source: Easton’s Neighborhoods, Edmund C. Hands, 1995
source; Massachusetts Historical Commission
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Center Street
Centre Street connects North Easton village with Easton Centre. A very little section of this street, that from Daniel Clark’s to Short Street, was laid out in 1738, and was, as before stated, the connecting link between what are currently Summer and Short streets. But just after the building of the fresh meeting- house at the Centre in 1752, it was extended both south from Short Street and north to Samuel Phillips, Jr.’s, west of the DeWitt farm. This was a part of what was known as the old Meetinghouse road. The north part of this old road was laid out in 1764. It began south of the cart bridge near John Randall’s (that is, near the Ames store), went up the hill, then westerly a short distance on Lincoln Street, and then south to join that part of the road laid out in 1752. There were then living along the line of this proposed road Mrs. Whitman, widow of John Whitman, whose house was on Lincoln Street, and also about a quarter of a mile south, Nahum Niles. Some distance below him lived Benjamin Phillips, and still farther south Samuel Phillips, Jr., where the fresh road formed a connection with the old. This road may still be traversed from end to end. The writer drove through it with a horse and buggy in the summer of 1886. It was discontinued in 1828, though a little money has been expended on it just above Daniel Clark’s, where Patrick Menton currently lives. This discontinuance was in consequence of the laying out of the fresh road, currently Centre Street, in 1828. There was considerable disagreement about this laying out, but it was finally accomplished. There have been some changes in the grading, etc., but the road remains substantially the same as when laid out.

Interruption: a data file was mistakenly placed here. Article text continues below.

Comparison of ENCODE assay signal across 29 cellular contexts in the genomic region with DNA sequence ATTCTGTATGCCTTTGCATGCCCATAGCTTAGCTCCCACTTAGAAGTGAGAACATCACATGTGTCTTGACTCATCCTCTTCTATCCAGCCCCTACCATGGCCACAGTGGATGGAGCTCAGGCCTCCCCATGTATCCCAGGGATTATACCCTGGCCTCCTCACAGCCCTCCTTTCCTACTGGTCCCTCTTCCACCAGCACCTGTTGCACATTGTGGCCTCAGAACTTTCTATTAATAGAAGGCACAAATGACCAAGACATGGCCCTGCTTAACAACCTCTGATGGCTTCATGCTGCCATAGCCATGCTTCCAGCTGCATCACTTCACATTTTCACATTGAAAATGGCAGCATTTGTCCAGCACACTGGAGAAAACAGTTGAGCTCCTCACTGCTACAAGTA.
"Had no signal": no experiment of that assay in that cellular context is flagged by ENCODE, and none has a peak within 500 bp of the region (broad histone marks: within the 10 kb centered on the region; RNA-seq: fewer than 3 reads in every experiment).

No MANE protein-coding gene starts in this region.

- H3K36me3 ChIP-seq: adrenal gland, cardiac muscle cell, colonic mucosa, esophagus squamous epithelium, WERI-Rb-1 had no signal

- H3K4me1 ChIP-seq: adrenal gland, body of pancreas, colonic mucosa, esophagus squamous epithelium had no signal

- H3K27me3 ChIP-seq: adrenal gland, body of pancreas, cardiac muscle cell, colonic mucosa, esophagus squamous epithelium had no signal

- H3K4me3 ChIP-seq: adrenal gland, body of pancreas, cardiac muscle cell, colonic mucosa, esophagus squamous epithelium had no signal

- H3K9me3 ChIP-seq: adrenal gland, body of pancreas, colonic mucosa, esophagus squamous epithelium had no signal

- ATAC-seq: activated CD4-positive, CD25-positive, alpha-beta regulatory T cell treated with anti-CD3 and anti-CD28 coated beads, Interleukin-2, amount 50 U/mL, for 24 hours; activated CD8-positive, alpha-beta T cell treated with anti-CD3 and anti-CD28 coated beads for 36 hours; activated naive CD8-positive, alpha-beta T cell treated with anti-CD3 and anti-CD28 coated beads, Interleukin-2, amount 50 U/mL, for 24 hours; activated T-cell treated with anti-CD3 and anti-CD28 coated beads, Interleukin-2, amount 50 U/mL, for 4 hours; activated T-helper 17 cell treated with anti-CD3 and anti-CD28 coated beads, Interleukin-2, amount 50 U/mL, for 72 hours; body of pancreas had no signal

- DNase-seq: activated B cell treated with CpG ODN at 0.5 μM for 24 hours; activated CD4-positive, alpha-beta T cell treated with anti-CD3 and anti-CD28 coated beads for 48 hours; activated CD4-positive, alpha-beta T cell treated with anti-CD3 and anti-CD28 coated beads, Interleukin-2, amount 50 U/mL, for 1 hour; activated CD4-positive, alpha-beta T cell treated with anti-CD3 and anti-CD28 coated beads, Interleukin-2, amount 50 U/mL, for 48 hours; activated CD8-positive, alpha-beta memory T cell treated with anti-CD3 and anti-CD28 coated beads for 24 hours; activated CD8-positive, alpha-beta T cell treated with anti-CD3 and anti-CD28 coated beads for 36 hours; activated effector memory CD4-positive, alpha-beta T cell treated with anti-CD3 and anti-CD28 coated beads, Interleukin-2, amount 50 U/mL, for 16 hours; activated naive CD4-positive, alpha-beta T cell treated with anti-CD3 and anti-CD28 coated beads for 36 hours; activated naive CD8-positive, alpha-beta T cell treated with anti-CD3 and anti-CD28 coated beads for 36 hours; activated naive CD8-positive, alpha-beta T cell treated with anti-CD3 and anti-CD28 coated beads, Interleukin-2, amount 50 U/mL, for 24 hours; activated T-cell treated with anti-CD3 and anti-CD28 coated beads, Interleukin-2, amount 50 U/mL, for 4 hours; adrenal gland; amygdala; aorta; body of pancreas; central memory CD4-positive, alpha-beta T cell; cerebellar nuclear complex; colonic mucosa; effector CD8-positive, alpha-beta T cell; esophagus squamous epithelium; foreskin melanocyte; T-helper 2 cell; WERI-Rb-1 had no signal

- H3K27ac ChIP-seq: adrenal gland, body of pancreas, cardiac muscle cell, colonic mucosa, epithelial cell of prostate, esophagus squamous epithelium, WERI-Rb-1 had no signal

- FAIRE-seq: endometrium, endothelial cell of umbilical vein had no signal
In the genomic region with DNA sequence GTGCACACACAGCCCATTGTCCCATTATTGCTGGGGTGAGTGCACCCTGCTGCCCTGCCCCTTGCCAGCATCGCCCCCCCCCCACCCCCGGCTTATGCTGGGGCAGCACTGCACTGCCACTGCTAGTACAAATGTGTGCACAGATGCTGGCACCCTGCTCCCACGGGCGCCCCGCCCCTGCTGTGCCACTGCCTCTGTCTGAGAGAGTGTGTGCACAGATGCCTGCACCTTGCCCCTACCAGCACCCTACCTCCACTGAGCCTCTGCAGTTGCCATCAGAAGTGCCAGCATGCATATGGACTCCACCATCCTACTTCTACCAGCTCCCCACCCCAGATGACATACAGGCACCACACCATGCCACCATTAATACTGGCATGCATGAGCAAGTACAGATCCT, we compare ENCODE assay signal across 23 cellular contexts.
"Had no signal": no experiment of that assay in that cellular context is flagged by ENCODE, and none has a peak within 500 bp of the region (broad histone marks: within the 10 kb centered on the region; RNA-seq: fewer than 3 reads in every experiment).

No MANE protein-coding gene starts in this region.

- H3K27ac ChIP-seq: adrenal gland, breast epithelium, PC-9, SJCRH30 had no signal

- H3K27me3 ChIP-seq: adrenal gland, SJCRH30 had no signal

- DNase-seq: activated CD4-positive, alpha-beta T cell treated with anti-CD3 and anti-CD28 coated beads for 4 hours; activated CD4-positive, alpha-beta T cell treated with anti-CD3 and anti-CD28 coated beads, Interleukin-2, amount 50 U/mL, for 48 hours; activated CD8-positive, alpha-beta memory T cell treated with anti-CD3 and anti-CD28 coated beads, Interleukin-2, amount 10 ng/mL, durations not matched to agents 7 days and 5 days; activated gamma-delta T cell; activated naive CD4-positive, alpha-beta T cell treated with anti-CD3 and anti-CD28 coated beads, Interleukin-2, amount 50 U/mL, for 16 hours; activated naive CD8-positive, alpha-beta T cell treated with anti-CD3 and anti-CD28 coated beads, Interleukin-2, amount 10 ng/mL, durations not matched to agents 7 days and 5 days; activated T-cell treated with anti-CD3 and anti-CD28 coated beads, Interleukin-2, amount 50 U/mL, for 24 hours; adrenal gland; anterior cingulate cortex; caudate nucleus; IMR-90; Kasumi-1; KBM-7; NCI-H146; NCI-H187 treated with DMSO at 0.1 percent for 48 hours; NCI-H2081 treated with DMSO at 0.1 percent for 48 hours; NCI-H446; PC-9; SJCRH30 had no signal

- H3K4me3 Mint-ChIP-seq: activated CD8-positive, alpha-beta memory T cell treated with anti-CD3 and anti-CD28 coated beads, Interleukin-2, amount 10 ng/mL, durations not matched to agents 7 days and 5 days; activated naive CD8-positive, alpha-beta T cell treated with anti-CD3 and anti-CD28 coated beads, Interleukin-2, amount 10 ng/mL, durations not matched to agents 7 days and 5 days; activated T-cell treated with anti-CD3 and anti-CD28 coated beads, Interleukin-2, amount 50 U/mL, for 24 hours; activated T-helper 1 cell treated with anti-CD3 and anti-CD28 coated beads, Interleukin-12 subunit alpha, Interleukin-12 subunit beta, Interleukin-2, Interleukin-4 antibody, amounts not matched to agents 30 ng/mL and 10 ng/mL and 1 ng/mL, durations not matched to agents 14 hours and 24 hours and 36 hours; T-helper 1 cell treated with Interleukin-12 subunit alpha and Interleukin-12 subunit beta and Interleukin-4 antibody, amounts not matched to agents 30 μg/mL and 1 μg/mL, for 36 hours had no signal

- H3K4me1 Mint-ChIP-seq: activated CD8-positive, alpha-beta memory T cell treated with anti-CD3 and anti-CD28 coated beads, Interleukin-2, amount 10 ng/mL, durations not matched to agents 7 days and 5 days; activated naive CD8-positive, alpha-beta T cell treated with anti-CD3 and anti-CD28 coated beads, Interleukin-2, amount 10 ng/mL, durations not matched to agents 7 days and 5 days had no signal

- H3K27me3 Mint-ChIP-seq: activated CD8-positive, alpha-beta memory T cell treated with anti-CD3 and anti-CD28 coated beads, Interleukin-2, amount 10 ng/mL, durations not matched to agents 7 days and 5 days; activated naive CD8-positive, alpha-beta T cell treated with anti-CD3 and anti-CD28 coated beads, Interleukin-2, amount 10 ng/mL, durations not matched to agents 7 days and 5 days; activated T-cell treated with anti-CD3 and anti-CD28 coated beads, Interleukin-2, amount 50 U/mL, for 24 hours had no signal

source: History of Easton, William L. Chaffin, 1886